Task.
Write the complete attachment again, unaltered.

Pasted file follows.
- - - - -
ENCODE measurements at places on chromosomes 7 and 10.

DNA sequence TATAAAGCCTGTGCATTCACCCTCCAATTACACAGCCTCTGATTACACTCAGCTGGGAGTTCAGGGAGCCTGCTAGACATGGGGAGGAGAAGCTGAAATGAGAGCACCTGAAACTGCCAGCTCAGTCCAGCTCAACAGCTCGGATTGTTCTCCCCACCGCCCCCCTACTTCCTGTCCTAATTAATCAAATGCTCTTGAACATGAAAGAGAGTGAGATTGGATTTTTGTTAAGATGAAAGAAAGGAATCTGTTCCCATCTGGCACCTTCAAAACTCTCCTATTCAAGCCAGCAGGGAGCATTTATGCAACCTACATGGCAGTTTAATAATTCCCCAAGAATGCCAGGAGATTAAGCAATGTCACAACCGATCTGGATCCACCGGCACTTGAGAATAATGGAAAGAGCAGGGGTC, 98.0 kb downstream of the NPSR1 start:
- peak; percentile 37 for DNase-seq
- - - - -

ENCODE measurements at places on chromosomes 7 and 10.

DNA sequence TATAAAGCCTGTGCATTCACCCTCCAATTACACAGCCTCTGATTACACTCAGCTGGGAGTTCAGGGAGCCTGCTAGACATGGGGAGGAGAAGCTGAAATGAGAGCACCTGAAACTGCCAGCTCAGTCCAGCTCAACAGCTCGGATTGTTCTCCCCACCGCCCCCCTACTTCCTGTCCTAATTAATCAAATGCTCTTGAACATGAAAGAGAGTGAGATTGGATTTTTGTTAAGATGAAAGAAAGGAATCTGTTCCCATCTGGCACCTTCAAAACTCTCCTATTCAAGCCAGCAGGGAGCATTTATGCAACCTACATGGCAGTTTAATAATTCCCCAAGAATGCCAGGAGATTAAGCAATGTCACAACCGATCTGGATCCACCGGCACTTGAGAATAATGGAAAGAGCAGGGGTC, 98.0 kb downstream of the NPSR1 start:
- peak; percentile 37 for DNase-seq